I see these fascinating characters as very real people ...better than imaginary friends of childhood. Why shouldn't they have a chance to speak up? I'm sure they'll surprise everyone--especially me. "
Toronto, Canada (PRWEB) November 11, 2011
In social media, Alexander Wainwright, fictional character in The Trilogy of Remembrance http://remembrancetrilogy.com and Britain’s finest landscape artist, has been posting short stories about events occurring in the two novels of that trilogy, The Drawing Lesson and The Fate of Pryde. His perspective may surprise everyone—even his author, Mary E. Martin. Story telling takes on a new dynamic, in cyberspace, where fictional characters captivate readers by springing to life and taking part in the social media-enhanced events.
If you subscribe to the Remembrance Trilogy Blog now, http://remembrancetrilogy.com/blog, you won’t miss a word Alexander and other characters have to say. Each day, one subscriber will win a free download of The Drawing Lesson onto any reading device at Smashwords.com http://ow.ly/7pgFO .
Alexander Wainwright will host a Twitter Party and Facebook Event in early December, the details of which will be posted at the Remembrance Trilogy Blog and on Facebook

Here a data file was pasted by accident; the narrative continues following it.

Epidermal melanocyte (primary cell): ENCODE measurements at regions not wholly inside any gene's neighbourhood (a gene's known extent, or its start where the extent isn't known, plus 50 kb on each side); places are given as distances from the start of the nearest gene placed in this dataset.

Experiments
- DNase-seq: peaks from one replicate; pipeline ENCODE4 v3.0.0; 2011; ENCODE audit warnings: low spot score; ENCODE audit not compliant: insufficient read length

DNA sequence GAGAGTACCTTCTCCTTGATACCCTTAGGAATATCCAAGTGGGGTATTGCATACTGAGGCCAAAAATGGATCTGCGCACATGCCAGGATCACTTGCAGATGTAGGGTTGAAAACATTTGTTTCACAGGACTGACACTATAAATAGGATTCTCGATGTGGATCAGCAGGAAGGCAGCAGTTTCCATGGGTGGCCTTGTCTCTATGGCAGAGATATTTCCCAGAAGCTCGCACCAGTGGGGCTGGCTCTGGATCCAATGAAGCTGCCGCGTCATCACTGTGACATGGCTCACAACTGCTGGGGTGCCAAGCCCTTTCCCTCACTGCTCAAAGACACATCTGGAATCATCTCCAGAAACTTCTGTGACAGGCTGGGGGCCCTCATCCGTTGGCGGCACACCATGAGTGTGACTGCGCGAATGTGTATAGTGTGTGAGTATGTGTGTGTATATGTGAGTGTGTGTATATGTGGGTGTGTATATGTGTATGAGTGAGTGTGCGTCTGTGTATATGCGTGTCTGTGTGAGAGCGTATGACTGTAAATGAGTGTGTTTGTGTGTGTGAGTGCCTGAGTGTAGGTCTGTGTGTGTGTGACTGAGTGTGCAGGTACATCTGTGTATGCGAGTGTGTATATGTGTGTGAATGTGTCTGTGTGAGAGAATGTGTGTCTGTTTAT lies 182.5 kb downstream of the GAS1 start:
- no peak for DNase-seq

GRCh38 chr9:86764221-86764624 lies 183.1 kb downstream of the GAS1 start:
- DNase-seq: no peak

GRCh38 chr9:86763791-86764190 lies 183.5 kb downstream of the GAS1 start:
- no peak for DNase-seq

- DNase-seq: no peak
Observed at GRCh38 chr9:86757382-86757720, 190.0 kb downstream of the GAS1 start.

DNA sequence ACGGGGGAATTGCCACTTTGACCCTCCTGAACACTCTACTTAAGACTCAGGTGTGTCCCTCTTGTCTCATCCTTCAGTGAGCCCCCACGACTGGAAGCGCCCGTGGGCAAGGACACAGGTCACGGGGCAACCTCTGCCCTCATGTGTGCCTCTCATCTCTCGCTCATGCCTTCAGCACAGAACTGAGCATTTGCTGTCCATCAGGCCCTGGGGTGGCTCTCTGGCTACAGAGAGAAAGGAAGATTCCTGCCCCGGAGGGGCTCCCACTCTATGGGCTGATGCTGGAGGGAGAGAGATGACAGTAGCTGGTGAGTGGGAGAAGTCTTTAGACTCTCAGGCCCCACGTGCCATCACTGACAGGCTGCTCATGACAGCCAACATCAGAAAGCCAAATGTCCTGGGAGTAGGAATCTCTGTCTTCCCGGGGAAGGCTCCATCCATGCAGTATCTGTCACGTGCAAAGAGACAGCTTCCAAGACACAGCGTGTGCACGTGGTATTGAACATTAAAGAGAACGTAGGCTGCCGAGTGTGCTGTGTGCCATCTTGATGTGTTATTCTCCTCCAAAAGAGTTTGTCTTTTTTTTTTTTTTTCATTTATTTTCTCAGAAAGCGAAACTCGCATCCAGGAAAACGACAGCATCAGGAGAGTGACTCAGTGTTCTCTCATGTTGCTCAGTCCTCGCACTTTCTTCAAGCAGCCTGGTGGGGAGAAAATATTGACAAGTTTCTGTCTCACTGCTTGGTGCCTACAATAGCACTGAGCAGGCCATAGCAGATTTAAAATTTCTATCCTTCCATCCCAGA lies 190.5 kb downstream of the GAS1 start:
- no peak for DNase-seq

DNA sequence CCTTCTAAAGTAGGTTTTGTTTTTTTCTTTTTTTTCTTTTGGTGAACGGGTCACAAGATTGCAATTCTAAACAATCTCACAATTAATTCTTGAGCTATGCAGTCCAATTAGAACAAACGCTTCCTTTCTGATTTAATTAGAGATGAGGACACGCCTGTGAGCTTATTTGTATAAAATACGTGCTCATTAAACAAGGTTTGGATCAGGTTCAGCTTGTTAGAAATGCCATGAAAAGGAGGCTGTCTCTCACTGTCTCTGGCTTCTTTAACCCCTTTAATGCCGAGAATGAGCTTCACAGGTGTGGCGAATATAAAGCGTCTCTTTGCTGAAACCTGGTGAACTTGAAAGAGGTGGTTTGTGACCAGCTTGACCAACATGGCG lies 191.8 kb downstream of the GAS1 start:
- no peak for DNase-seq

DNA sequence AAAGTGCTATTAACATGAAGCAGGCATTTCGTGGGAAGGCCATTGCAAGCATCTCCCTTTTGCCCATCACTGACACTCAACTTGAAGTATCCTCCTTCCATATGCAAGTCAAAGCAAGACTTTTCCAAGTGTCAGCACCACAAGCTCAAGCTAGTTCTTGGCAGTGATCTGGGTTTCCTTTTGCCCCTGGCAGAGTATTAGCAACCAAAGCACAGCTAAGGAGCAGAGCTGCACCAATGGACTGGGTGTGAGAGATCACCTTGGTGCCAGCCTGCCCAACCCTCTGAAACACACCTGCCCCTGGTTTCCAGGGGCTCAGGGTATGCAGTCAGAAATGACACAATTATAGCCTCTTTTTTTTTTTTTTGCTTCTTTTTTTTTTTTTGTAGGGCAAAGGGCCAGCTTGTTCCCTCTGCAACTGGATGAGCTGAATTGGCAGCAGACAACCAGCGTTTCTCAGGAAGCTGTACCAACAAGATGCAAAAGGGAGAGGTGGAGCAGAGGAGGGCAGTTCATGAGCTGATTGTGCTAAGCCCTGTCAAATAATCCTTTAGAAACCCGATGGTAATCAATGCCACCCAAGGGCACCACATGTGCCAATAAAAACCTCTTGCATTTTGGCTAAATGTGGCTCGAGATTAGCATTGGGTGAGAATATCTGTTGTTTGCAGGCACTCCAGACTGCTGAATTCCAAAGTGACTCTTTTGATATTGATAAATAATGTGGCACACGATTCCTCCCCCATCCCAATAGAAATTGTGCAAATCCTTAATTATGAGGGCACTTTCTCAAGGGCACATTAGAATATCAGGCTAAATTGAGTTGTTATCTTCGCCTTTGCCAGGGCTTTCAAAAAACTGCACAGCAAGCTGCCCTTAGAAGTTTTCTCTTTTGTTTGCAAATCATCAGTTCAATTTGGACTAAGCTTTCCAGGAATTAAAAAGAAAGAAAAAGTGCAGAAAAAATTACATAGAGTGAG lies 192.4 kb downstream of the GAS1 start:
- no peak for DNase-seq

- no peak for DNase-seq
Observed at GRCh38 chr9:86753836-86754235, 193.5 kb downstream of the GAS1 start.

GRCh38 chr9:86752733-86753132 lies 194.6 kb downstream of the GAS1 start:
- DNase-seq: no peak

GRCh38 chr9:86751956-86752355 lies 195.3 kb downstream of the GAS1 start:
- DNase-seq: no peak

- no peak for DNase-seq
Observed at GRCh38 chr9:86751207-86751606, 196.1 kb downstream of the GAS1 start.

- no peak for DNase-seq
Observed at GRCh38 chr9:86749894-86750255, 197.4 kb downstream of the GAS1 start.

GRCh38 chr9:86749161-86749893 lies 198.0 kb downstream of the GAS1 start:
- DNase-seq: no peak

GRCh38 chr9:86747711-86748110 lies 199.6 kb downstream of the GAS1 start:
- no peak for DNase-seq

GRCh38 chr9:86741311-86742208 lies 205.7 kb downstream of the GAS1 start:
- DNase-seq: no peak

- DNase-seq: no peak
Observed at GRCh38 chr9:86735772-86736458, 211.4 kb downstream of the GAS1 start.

This is an open invitation to attend the Twitter and Facebook events. Everyone will be eligible for contests and prizes—including the Grand Prize of a new Kindle that will be preloaded with Mary E. Martin’s five books.
Mary, a strong proponent of free speech, has allowed Alexander Wainwright, Rinaldo and Jonathan Pryde, his antagonists, to express themselves freely and openly on her blog. But why should an author grant her characters such leeway? When asked, Mary said, “I see these fascinating characters as very real people, better than imaginary friends. Why shouldn’t they have the chance to speak up? I’m sure they will surprise everyone—especially me.”
The Drawing Lesson is the first in the trilogy, in which Alexander Wainwright creates stunning visions of worlds beyond in his landscape paintings. He must deal with his nemesis, Rinaldo, a conceptual artist, who is consumed with jealousy. From London to Venice and then Toronto to New York, where his nemesis awaits him, Alex is in search of his muse.
Now in The Fate of Pryde, Alexander is caught in a fabulous world of creativity and—betrayal. Jonathan Pryde, wealthy patron of the arts, proposes Alex create stained glass windows at his castle in the south of France. Alex hesitates. But Jonathan lures him into his dark world with promises of creative freedom and fame.
At this luxurious castle, Alex finds many elderly, but forgotten writers and philosophers who insist they are free to leave, but never do. Because of his patron’s intelligence and kindness, Alex believes he is a kindred spirit. But underneath, he knows something is very wrong. His sense of possible betrayal deepens.
A bunker at the foot of the garden protects Pryde’s secrets. Struggling with his own creative visions, Alex is faced with the question—How can the very best and worst of mankind thrive in one man’s breast?
Watch the video The Fate of Pryde here http://youtu.be/C7q-i3XCmpA